The Washington Spirit prevented Seattle midfielder Megan Rapinoe from kneeling again during the national anthem by altering its pregame ceremonies rather than “subject our fans and friends to the disrespect we feel such an act would represent.”
The National Women’s Soccer League team moved up the anthem, playing it while the teams were off the field at the Maryland SoccerPlex.
“We decided to play the anthem in our stadium ahead of schedule rather than subject our fans and friends to the disrespect we feel such an act would represent,” the Spirit said in a statement. “We understand this may be seen as an extraordinary step, but believe it was the best option to avoid taking focus away from the game on such an important night for our franchise.”
On Sunday before the Reign’s match in Chicago, Rapinoe knelt during the anthem in solidarity with Colin Kaepernick — the San Francisco quarterback who has refused to stand during the anthem to protest racial injustice and minority oppression. She said at the time she planned to continue to kneel.
“To willingly allow anyone to hijack this tradition that means so much to millions of Americans and so many of our own fans for any cause would effectively be just as disrespectful as doing it ourselves,” the Spirit said in the statement.
Following the match, Rapinoe said she was saddened by the Spirit’s move.
“It was incredibly distasteful, four days before one of the worst tragedies in our country, to say I tried to hijack this event,” The Washington Post quoted Rapinoe as saying.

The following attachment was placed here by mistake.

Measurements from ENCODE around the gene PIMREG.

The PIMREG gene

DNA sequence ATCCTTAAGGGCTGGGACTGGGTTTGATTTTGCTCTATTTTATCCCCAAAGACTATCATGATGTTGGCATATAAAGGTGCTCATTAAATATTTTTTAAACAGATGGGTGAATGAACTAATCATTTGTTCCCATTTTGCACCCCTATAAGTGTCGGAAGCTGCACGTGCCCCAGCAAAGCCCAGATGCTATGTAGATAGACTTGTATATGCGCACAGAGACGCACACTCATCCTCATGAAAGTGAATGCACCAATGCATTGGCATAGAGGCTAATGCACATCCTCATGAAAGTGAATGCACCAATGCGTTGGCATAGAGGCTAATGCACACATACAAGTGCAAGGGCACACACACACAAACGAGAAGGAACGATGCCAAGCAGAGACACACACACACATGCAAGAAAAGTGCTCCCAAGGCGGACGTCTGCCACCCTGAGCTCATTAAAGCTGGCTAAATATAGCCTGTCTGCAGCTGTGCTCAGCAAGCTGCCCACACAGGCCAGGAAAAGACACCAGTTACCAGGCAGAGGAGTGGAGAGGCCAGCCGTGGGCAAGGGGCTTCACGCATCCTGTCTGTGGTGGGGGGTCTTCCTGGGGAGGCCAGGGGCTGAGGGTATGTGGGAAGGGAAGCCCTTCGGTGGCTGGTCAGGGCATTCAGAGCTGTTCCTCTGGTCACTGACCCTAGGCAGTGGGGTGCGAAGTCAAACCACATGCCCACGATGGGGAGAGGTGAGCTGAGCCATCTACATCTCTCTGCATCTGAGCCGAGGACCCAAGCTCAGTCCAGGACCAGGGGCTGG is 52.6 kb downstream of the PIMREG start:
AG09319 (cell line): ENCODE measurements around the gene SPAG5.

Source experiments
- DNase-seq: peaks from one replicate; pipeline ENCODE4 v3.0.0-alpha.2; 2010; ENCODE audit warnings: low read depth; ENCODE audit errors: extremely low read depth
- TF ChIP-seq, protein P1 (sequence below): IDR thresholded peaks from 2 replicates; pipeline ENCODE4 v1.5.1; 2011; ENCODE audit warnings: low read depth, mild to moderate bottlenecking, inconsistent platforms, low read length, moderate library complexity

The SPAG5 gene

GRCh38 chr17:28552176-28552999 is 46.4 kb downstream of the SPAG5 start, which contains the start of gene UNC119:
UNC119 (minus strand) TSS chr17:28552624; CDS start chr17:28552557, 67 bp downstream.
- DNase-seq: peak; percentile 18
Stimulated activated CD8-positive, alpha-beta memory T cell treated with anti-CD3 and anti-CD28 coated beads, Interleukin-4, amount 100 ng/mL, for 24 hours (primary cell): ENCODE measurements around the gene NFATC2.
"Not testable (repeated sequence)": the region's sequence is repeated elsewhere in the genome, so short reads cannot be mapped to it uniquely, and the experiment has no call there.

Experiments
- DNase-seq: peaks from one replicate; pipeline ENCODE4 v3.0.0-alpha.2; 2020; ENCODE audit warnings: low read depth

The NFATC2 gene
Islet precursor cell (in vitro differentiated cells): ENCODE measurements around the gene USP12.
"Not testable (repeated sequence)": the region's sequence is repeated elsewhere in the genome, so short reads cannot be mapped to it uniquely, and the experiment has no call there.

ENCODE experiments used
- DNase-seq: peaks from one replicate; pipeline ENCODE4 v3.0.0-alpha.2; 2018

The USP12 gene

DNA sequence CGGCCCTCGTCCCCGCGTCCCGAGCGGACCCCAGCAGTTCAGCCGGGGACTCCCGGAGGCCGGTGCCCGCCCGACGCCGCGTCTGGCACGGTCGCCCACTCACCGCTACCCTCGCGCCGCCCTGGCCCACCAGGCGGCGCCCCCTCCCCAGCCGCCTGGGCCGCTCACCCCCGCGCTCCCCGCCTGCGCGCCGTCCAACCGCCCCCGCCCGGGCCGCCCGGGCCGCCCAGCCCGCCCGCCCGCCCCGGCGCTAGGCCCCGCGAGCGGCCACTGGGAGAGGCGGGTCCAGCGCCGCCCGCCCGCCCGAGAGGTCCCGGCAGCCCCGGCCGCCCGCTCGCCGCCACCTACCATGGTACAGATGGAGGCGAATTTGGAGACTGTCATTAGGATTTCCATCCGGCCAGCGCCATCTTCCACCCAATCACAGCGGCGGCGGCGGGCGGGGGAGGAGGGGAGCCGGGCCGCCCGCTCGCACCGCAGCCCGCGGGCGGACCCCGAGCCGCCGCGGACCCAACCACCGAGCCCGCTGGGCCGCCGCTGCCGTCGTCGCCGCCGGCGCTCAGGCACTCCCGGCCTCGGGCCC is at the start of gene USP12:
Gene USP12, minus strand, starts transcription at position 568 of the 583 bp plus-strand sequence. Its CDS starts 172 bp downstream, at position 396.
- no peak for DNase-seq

Rapinoe and others who use a public event like the national anthem to draw attention to themselves and their pet causes are, by definition, hijacking the event. That’s why, while I disagree completely with Tortorella’s stated reasoning, I support his decision.
Members of United States Olympic, World Cup, and other competitive teams are there representing their country. They have every right to have and express political opinions but the national anthem, medal presentations, and other ceremonial events are not theirs to use as a forum. Making these ceremonies about them is the antithesis of team behavior.
I’m more ambivalent about athletes in professional leagues. It frankly strikes me as odd to play the national anthem or sing “God Bless America” at domestic sporting events, except perhaps those involving children. They’re entertainment, not patriotic celebrations. It’s especially odd in Major League Baseball and the National Hockey League, where a substantial number of the players aren’t even American.
At the same time, I have no problem with ownership telling their players not to use their workplace as a forum for political protest. Kaepernick, Rapinoe, and other prominent athletes have far more ease in getting press attention for their viewpoints than do the vast majority of their countrymen. While there’s little question that hijacking the national anthem gets them even more attention, ownership is perfectly within their rights to treat their doing so as an unwanted distraction from the product on the field.
- None Found